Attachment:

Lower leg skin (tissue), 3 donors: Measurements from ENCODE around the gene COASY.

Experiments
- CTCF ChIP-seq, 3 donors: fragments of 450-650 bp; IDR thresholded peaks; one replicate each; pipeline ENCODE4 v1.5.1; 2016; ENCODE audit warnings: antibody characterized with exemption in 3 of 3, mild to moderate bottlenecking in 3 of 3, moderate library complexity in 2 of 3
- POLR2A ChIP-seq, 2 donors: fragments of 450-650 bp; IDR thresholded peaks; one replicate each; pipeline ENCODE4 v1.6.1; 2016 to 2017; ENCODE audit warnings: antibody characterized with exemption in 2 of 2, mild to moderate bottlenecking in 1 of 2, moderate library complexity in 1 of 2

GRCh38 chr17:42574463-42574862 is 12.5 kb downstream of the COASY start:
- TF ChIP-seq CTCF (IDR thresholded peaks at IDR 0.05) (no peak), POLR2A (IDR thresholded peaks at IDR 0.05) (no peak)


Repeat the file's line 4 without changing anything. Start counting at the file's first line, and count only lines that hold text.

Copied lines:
- POLR2A ChIP-seq, 2 donors: fragments of 450-650 bp; IDR thresholded peaks; one replicate each; pipeline ENCODE4 v1.6.1; 2016 to 2017; ENCODE audit warnings: antibody characterized with exemption in 2 of 2, mild to moderate bottlenecking in 1 of 2, moderate library complexity in 1 of 2